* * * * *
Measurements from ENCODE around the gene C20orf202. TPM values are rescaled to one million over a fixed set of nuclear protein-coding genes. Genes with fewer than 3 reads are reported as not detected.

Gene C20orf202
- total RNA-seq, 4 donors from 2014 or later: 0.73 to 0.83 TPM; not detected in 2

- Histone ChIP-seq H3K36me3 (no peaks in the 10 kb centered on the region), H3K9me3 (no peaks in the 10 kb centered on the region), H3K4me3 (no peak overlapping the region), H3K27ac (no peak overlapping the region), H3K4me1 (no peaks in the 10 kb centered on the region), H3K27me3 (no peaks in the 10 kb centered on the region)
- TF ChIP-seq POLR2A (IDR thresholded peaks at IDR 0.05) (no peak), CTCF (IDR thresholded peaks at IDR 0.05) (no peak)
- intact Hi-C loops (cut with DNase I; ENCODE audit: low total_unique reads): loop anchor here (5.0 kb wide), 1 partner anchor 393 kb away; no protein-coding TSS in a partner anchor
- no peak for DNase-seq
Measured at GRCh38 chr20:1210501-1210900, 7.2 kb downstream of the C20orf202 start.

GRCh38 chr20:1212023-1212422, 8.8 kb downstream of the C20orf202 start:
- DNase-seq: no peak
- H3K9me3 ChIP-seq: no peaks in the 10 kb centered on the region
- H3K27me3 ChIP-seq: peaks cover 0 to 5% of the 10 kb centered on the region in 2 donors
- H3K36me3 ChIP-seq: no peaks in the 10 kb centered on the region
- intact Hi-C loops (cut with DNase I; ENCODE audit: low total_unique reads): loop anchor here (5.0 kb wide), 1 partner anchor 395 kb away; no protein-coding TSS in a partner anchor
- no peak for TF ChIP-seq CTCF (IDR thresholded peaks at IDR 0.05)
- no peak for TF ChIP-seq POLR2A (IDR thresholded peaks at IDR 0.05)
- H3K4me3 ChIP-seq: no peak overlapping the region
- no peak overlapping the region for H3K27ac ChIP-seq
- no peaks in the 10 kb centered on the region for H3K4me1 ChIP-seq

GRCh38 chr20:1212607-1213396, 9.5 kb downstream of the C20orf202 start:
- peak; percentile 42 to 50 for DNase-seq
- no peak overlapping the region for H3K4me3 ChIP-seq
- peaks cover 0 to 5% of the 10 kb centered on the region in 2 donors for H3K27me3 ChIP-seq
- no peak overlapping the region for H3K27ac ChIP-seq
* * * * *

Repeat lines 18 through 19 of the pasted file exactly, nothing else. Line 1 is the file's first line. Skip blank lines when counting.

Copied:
- no peak overlapping the region for H3K27ac ChIP-seq
- no peaks in the 10 kb centered on the region for H3K4me1 ChIP-seq